The sacraments are above all else continuing signs of the Incarnation. Just as God came down to be physically present here on earth in the person of Jesus Christ, God continues to make Himself present to us through His sacraments. Each sacrament is a “mini-incarnation.” Peter Kreeft describes the sacraments as “a meeting place between earth and heaven, time and eternity.” By participating in the sacraments, we are participating in the work of Christ. Jesus choosing to make Himself available to us through His creation is why St. Augustine can say, “We are now permitted to seek Christ everywhere.”
To participate in the sacraments, certain things are required. These are valid matter, valid form, valid intention, and valid mind. Valid matter would be the physical matter of the sacrament (for example, water for baptism or wheat bread for the Eucharist). Valid form would be the essential words or formula of the sacrament. Valid intention would be the intention to do what the Church does through her sacraments (for example, the Church does not recognize the validity of Mormon baptism, even though they use the proper matter and proper Trinitarian formula, because their idea of the Trinity is not compatible with Christian teaching). A valid mind is proper faith and understanding on the part of the recipient. A person must be a Christian to receive Christian sacraments. Thus a non-Christian marriage is not recognized as a sacramental marriage, and someone not in communion with the Catholic Church cannot receive the Eucharist.
There are seven sacraments recognized by the Catholic Church as being instituted by Christ. These are Baptism, Confirmation, the Eucharist, Confession (also called Penance or Reconciliation), Matrimony, Holy Orders, and Anointing of the Sick (also called Last Rites, or Extreme Unction). These correspond to the various stages of the Christian life: birth (Baptism), maturation (Confirmation), growth and strengthening by food and drink (Eucharist), repair and restoration (Confession), vocation, or service to others (Matrimony and Holy Orders), sickness and preparation for death (Anointing of the Sick).
Baptism, Confirmation, and the Eucharist are referred to as the sacraments of initiation. They are the foundation of the Christian life. Certain sacraments leave an indelible mark on the soul – that is a permanent effect that cannot be removed or repeated. These are the sacraments of Baptism, Confirmation, and Holy Orders. Thus these sacraments can only be received once. The Eucharist, Confession, and Anointing of the Sick can be received as often as necessary. The Eucharist and Confession, in particular, are the meat and potatoes of the Christian life. Peter Kreeft says The Eucharist and Confession “are to the soul as eating and washing to the body.”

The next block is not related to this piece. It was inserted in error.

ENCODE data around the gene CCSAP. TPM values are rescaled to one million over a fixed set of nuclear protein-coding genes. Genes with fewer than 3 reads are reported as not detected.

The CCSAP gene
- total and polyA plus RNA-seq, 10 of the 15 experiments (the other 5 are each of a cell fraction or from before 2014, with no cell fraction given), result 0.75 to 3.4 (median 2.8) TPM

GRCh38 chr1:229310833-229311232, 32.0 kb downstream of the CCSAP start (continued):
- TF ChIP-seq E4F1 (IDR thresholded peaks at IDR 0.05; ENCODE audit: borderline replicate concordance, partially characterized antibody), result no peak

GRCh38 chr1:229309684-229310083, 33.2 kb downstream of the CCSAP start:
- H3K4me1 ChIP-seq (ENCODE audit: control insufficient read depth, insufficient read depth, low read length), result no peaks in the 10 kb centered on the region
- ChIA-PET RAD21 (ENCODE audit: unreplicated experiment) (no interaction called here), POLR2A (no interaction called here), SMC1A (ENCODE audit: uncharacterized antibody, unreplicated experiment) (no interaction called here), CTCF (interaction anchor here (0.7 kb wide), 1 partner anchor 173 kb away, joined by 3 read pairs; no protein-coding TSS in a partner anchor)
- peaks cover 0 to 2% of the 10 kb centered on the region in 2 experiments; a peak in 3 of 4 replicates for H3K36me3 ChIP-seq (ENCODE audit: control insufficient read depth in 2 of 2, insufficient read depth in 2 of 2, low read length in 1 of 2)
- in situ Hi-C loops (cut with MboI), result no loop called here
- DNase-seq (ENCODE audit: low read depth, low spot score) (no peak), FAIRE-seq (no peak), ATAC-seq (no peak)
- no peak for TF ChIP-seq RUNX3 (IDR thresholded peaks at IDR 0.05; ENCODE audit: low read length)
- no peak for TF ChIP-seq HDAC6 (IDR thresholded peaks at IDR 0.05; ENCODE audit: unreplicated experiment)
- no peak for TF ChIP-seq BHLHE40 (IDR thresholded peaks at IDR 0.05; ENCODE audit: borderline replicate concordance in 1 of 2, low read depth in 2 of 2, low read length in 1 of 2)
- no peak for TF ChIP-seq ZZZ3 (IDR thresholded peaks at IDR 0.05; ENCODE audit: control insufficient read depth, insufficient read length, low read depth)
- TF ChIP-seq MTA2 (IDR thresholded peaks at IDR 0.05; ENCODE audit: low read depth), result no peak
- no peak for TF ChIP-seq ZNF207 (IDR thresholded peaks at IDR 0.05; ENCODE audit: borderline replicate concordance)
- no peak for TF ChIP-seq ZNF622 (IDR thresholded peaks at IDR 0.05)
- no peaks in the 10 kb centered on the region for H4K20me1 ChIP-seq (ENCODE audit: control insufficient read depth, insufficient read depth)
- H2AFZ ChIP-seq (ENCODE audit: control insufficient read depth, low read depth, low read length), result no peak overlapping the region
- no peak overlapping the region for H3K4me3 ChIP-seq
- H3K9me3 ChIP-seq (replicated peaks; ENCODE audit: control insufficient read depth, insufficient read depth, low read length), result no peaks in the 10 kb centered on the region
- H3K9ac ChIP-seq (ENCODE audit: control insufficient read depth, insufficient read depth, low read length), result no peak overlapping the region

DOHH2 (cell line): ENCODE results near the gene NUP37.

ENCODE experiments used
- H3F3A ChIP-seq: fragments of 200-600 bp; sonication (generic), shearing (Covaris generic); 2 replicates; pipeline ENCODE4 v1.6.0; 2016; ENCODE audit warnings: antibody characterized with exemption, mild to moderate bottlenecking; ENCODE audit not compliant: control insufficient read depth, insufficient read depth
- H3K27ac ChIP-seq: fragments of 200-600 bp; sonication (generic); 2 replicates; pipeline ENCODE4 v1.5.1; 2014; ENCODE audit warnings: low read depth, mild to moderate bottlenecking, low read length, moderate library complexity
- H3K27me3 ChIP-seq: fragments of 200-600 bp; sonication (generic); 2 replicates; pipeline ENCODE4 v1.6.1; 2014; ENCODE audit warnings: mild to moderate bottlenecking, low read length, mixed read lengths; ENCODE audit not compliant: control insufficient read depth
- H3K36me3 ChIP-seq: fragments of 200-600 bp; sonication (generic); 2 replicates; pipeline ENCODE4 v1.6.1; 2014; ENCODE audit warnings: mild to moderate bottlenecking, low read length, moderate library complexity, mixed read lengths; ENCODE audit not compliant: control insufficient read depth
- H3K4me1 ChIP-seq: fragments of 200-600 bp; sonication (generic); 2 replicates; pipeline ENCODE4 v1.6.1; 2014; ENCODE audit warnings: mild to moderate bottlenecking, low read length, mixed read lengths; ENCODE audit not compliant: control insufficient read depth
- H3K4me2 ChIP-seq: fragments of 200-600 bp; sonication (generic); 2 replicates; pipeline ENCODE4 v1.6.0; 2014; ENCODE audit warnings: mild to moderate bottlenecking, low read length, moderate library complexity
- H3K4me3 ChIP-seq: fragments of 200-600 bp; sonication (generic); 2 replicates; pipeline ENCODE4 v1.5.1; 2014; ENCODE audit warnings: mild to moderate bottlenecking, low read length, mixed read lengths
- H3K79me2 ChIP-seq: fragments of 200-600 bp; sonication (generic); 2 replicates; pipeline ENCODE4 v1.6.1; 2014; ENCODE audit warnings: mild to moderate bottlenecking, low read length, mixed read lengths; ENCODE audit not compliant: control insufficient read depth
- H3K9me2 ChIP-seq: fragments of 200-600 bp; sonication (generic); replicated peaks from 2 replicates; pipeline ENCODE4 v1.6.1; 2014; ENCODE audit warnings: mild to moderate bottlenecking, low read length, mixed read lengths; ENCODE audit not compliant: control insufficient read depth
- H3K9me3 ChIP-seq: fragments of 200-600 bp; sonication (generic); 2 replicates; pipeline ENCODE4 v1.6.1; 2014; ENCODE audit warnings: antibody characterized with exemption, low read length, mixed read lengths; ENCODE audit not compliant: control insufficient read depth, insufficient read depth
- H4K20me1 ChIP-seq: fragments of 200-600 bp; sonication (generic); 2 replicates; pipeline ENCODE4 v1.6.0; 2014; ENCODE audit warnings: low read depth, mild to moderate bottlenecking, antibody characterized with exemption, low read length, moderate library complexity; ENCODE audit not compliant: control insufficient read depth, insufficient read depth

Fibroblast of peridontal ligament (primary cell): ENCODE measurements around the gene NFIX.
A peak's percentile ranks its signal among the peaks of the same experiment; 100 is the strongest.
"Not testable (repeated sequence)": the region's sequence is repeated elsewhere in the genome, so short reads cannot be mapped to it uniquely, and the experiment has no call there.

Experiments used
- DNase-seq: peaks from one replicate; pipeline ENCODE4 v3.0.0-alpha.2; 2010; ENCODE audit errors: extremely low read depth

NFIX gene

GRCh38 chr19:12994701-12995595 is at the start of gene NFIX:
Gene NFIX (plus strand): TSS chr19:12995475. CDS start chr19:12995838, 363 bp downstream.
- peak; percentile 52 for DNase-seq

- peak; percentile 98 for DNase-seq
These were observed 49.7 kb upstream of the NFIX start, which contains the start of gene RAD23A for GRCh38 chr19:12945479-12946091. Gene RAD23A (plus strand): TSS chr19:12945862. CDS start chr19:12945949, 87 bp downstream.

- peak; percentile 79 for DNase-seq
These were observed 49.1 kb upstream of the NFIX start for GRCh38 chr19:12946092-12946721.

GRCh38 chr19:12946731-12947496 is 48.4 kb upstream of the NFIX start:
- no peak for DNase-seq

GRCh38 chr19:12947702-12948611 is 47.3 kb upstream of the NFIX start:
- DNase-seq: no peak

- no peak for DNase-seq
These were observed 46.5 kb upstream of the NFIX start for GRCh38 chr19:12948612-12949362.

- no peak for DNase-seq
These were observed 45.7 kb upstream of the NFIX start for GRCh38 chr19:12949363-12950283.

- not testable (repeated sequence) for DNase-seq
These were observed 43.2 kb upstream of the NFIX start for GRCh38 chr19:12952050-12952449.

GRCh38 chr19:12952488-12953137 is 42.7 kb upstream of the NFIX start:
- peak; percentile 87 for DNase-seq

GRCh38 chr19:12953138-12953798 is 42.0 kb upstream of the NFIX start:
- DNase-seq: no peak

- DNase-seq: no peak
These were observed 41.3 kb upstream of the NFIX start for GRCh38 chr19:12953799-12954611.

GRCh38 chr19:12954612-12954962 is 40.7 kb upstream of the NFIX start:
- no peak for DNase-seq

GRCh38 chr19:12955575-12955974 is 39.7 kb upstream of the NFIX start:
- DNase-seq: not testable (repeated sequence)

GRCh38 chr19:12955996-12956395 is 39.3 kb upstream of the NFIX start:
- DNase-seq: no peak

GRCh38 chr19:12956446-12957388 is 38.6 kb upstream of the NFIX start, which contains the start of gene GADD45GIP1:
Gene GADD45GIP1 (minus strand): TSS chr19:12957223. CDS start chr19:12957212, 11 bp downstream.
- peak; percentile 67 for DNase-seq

While the seven sacraments are specific signs established by Christ to effect specific graces, there are many sacramentals that are less specific in nature. Sacramentals are “sacred signs which bear a resemblance to the sacraments.” They differ from sacraments because they were not instituted by Christ Himself, but by His Church. Furthermore, sacramentals do not work ex opere operato, as do the sacraments, to confer grace. Rather, through the prayer of the Church, they prepare us to receive grace and cooperate with it.
What is used as a sacramental may vary according to time and place. Any ordinary material object used toward the sanctification of men and the praise of God is a sacramental. These could be sacred relics of the saints, statues, churches, holy water, rosaries, icons, scapulars, and even more mundane objects that we impart with some special significance. But sacramentals are not limited only to physical objects. A particular time, place, or event can also be sacramental, such as a pilgrimage, a feast day, a religious procession, or holy landmark.
Sacramentals are useful tools in our prayer life and our sanctification, but they are not sacraments themselves. They do not represent God’s immediate presence in the same way the sacraments do.
They are alike in that they both use physical matter to convey something spiritual. Catholicism is a religion of the real world. It’s a religion of the senses and the human body. It recognizes the goodness of God’s creation and the fact that mankind was created with both a body and a soul. And so, like our Savior who used mud made from common earth mixed with His own saliva to effect the healing of the blind man , the Church uses the elements of God’s creation to signify and faithfully transmit His grace to the faithful. Likewise elements of creation are used in our worship and prayer, in praise of the Creator. Candles, incense, colors, music and bells all are directed towards heaven in a sacramental fashion, to aid us on our journey there.
We believe that God works through His physical creation, and we can use His creation to worship Him. In particular, we believe that God has chosen specific elements and forms to be the ordinary conduits through which He imparts His Grace to us. This is one teaching that makes Catholicism stand out among the many Protestant sects. But do not make the mistake that many non-Catholics do in characterizing wrongly Catholic belief in the sacraments. The sacraments were created by God for man, not by man for God. God works through the sacraments but is not limited to them. We will come to a deeper appreciation of the sacraments and how God uses them as we study each one individually.
The most important thing to remember is this. “The sacramental life calls us to continual conversion. We are always on the way toward greater union with God” (Peter Kreeft, Catholic Christianity).